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Ed Russell

Buried aircraft

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I am a little sceptical about the supposed presence of lots of asbestos in the Mil Mi-24 Hind. What purpose would it have served? A fire-retardant layer around the fuel-tanks, maybe? Methinks this could be an official excuse, as having the gunships just sitting on the air-base could have been an embarrassment to the Australian government.

 

I guess we'll never know the truth on this one....

 

Chris. 

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You'll be surprised where asbestos can turn up on an airframe. We had to engage with the manufacturers to identify Jaguar components that contained it; the list ran to hundreds and it doesn't always come down to the asbestos tape or firewall material that you'd immediately think of

 

Asbestos was used as a binding material in the fuel tank sealant (PRC) and was also found in the adhesive used to bond the honeycomb skins together pre 1974. We had to include refernces in the Repair manuals to warn maintainers to take appropriate precautions if they had to drill into honeycomb structure. Also found in gaskets and within individual electrical components. I'd image Eastern Bloc designs may have had a more cavalier attitude to Elf n safety

 

John

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Posted (edited)

On search in Google: "Асбест в Ми-24" find only

"Mi-4A helicopter.  Technical description
 V.P. Lapishev2013 Technology & Engineering"

in this manual have link on next text:
 "... mesh filter LOCCHUPZ;  23 — gasoline pressure sensor;  24 — three-line ... exhaust manifold with heat-resistant steel casing with asbestos gasket"

he is here somewhere: 

https://books.google.ru/books?id=pbb-AgAAQBAJ&pg=PA68&lpg=PA68&dq=асбест+в+ми-24&source=bl&ots=CFnu0b3IB1&sig=ACfU3U1K4YCpYw1HZwbGO91N3FgRBBJrhw&hl=ru&sa=X&ved=2ahUKEwjKqdeUpazoAhXj5aYKHdYLCasQ6AEwEXoECAYQAQ#v=onepage&q=асбест в ми-24&f=false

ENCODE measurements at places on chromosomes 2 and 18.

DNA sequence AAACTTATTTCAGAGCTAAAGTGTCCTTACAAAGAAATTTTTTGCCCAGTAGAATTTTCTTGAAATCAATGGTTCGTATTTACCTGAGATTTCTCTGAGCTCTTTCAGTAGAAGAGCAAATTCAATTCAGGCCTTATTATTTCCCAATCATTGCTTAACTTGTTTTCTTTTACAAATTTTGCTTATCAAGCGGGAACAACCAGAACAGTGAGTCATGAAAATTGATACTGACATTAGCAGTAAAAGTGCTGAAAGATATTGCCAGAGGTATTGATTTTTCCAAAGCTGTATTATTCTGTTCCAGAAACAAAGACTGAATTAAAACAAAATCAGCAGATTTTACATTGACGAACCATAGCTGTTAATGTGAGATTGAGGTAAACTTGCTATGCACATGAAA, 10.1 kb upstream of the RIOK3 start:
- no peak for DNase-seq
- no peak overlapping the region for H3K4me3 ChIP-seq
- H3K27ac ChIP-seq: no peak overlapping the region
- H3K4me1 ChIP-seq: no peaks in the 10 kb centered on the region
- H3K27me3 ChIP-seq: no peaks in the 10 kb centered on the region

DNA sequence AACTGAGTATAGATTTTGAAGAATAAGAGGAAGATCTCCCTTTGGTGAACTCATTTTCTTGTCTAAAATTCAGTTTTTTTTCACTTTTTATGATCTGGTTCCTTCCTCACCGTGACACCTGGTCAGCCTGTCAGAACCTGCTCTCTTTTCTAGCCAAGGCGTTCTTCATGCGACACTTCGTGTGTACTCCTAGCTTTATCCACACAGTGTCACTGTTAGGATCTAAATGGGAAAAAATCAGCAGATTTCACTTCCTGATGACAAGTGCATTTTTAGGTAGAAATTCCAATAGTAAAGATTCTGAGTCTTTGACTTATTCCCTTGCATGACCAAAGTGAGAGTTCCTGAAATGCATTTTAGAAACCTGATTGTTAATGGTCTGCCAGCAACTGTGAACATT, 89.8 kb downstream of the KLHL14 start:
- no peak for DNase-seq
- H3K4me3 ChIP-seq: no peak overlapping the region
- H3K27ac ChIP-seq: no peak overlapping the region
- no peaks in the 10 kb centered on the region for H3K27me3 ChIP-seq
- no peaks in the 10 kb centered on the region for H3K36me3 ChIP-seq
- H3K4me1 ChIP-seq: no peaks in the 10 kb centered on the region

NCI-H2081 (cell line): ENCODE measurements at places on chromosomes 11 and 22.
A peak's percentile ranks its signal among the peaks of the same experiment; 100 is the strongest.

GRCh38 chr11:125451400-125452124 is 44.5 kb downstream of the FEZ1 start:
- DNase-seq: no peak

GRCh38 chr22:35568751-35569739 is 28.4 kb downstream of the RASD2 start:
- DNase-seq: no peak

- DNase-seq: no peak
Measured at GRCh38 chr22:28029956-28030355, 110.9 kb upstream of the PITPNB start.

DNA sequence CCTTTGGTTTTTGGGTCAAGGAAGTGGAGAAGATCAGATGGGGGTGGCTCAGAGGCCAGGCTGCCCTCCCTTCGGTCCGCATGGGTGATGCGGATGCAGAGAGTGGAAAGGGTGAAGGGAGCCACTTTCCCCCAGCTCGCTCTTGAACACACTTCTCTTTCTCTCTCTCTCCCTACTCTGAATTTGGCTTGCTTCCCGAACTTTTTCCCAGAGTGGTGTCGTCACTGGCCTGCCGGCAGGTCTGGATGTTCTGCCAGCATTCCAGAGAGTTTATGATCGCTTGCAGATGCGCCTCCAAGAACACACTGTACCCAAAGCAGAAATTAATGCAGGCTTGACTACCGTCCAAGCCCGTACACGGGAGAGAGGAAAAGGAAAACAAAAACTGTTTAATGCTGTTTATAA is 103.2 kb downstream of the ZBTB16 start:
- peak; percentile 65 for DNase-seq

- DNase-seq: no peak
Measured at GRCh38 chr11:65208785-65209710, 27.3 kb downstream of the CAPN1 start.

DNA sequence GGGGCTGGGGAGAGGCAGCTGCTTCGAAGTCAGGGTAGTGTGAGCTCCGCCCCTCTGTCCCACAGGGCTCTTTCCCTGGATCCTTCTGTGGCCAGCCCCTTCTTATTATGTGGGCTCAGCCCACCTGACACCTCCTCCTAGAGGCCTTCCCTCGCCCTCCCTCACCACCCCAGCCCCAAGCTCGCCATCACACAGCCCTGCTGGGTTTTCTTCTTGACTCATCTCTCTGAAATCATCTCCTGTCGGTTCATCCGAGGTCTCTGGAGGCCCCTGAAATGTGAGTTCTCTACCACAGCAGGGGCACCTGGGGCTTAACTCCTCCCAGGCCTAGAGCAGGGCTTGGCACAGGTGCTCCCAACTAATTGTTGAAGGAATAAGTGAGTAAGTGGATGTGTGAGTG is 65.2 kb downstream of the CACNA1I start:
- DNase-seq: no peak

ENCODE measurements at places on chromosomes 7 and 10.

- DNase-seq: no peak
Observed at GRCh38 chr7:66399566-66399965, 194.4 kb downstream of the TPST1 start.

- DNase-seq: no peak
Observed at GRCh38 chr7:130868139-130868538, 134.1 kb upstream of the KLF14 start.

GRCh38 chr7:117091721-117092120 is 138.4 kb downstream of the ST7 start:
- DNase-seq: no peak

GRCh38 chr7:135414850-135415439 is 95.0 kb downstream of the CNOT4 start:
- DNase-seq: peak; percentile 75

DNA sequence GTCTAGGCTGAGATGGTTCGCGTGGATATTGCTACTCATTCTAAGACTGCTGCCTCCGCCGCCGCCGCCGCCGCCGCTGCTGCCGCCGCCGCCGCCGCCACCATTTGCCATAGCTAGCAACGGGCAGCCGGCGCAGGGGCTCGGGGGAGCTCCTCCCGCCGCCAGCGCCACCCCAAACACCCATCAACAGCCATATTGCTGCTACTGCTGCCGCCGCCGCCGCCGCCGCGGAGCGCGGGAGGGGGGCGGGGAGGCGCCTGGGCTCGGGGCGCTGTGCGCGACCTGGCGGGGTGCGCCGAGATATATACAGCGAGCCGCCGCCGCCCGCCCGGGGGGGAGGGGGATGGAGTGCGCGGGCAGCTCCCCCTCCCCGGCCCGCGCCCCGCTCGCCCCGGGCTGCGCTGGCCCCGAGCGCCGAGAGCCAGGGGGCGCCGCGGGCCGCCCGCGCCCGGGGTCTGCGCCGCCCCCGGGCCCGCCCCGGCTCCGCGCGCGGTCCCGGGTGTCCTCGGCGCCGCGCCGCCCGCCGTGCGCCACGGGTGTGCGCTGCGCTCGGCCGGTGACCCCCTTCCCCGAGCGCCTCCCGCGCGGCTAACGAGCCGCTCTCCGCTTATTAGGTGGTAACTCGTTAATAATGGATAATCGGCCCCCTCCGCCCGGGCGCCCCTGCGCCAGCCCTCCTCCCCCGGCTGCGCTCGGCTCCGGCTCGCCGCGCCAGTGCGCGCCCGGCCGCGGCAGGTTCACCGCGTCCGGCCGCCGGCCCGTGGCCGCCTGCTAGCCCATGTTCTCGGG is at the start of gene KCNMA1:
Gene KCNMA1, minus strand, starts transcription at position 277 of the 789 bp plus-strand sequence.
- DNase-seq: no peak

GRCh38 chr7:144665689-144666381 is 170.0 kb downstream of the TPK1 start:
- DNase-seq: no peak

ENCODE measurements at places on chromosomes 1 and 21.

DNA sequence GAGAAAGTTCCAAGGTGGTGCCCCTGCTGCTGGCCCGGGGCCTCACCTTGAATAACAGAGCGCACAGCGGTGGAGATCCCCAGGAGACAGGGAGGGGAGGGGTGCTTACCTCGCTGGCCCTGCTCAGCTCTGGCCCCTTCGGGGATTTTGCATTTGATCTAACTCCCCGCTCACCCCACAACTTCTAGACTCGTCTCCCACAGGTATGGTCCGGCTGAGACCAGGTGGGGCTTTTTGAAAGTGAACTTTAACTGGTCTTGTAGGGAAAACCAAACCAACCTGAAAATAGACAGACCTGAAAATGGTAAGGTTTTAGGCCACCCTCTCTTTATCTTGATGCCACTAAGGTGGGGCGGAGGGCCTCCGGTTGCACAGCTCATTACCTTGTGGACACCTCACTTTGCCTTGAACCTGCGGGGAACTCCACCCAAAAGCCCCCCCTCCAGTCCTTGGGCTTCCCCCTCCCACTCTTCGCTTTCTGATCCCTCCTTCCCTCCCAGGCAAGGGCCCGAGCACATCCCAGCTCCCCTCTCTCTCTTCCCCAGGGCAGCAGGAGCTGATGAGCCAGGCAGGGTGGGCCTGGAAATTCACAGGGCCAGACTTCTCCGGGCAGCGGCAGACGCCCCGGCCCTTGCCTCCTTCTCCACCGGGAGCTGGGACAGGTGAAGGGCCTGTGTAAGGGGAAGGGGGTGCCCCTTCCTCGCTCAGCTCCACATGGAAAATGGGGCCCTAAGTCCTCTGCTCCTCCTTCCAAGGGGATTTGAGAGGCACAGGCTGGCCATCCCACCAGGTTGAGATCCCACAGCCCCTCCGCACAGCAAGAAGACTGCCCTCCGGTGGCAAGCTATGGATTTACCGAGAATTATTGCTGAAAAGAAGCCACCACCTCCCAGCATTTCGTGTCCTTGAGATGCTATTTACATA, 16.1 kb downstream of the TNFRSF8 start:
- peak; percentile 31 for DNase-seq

but where specifically I have not found.

Of course maybe in Mi-24 contain more details with  asbest, but but in order to say this, one must definitely read the Technical Description for the Design and Repair of Mi-24.

 

B. w., the Russian GOST (ГОСТ) standard refers only to asbestos material

amphibolasbest

as hazardous.

 

Chrysotile asbestos

considered harmless.  Moreover, most of the roofs in Russia are built using coatings containing asbestos and there is even a city called Asbest where asbestos has been mined since ancient times.

As they write on the Internet about the dangers of asbestos, asbestos dust that has got into the lungs is dangerous for a person .... but what needs to be done in the museum so that a significant amount of asbestos dust gets into the air from the Mi-24 ..... museum visitors will cut  Mi-24 circular saw? 

 

Such visitors are called vandals, but

I do not regret about vandal.

 

B.R.

Serge

Edited by Aardvark

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On 1/3/2020 at 2:37 PM, Wafu said:

the Welsh armed forces

The Flying Red Dragons...

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Posted (edited)

Regarding Asbestos.  I worked on many 1970's built ships and the had everything made of asbestos.  Even things like doors and desks were wood veneer over asbestos sheet.

 

In a helicopter I'd imagine the sound deadening mat, gaskets, wiring looms would all contain it.

 

Now I agree that it's total BS why this can't be a static exhibit, especially in Australia where Asbestos was mined openly for decades.  Asbestos only gets you if you disturb it.